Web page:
Those were times when Jewish people “weren’t welcomed in the community, but neither were the Catholics or some other groups,” said Wallen.
“The Jews weren’t unique in this type of reaction,” he said.
Another factor was the strong sense of ethnicity that each nationality in the city wanted to maintain, as they sought to preserve the customs and traditions that they’d brought from their native lands.
Even though they proudly considered themselves Americans, the various groups of Italians, Germans, Polish and Irish established their own identities in certain neighborhoods and also opened social halls where they celebrated their uniqueness, Wallen said.
But as the years passed and society progressed, more opportunities opened up that made the area diversify. The Altoona YMCA and Hollidaysburg YMCA opened, along with other health clubs, plus people moved away, which took a toll on the JMC.
Adelman said when he became the center’s director, the building needed some upgrades, but money was tight. One mainstay that had helped some for years, a regular bingo game, wasn’t making money. The host of activities that had once filled the halls had dwindled as members had either died or relocated.
“When I took over, it was very tough,” he said. “We needed to raise more money. Over time, the older folks had passed away. And I knew the bingo was going downhill.”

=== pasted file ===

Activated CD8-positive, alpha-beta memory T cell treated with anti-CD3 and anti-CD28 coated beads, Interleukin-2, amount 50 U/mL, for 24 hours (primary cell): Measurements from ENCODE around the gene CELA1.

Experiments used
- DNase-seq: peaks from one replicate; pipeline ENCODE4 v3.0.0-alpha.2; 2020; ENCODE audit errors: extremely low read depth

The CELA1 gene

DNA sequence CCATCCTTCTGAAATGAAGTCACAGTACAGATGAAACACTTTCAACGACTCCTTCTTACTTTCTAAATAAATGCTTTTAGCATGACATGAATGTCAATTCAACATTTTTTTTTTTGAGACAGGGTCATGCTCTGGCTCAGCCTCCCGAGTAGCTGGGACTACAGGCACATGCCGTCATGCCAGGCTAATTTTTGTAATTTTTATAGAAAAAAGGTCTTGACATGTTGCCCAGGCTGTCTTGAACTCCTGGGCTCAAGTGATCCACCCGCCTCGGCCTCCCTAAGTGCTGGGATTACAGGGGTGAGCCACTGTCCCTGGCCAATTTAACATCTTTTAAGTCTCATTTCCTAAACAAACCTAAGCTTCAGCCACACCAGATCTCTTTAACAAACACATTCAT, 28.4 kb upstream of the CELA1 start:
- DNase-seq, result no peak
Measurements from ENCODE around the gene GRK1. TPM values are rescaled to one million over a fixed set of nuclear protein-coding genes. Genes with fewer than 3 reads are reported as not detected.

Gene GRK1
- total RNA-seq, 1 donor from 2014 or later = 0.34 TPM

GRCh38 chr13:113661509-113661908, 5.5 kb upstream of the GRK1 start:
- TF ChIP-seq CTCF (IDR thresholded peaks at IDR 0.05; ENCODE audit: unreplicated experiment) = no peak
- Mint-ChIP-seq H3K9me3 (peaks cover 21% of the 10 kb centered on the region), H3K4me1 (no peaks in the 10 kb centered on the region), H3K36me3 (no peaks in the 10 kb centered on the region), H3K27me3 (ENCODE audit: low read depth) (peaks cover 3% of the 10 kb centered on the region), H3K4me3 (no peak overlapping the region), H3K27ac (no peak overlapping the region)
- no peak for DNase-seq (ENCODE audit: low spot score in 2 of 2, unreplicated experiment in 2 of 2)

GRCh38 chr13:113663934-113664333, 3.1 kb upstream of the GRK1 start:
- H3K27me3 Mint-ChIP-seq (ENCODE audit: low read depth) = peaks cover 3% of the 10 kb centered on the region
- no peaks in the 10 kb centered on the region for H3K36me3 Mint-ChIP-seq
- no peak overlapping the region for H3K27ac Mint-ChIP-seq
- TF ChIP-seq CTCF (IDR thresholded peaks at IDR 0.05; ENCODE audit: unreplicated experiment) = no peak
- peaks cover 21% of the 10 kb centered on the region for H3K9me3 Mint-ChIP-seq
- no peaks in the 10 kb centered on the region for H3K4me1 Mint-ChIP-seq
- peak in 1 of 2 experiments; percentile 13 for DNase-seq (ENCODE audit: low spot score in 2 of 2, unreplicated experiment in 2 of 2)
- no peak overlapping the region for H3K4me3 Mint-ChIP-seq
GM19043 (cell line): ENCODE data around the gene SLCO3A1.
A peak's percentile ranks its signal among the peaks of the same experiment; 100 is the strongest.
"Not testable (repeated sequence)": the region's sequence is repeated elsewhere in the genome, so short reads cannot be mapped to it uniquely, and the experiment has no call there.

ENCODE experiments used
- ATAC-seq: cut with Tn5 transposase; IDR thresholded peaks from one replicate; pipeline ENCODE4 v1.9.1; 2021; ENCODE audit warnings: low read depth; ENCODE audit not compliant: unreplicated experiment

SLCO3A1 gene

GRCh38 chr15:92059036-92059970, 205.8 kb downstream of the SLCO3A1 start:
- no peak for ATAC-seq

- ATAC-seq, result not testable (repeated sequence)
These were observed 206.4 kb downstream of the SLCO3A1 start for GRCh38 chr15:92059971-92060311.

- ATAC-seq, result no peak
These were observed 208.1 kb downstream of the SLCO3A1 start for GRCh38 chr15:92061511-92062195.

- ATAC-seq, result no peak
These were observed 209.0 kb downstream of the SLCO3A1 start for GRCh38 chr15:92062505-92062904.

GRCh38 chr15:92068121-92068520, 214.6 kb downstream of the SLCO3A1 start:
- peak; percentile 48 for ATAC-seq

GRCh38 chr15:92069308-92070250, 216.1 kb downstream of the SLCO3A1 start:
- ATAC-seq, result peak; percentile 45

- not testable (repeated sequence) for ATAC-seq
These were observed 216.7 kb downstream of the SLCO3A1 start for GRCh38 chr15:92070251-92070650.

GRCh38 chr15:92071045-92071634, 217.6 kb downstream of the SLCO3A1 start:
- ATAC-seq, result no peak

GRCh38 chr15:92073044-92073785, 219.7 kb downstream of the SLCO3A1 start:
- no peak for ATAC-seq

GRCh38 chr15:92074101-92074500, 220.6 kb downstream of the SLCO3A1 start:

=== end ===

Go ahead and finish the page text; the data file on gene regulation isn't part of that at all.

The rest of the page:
But slowly things started to turn around, some by perhaps divine intervention and a lot by Adelman’s skillful financial guidance. The help that perhaps came from above arrived in the form of a bequest that paid for a much-needed new boiler, a new gym floor, plus air conditioning for the gym.
“It all happened at the right time, so it just worked out great,” Adelman said.
Although bingo never did become a big moneymaker again, he did salvage it.
What did take off was a series of basketball leagues, a full schedule for youth, boys and girls, junior varsity and varsity to hone their skills.
“Almost every great player (from the Altoona area) has played in our leagues,” he said. “You name them — Doug West, Mike Iuzzolino, they’ve all played here.”
From player to referee
Adelman doesn’t play basketball anymore, but he has launched into refereeing games for the Central Blair Recreation Commission’s Lakemont Park Summer Basketball League. He has worked a PIAA semifinal, and his goal is to referee a state final someday.
He first got involved with refereeing basketball in 2001 when the summer league was held at Mansion Park. League Director Skip Dry asked him first if he’d help with scheduling the games, then if he’d like to referee.
“It’s not easy to referee adults,” Adelman said. “You have to have the right disposition. You can’t take it personally. There’s a line you do not go past.”
He recalled one game in which a fan in the stands kept causing problems despite repeated warnings. The fan kept heckling Adelman about his calls, so Adelman was forced to eject him.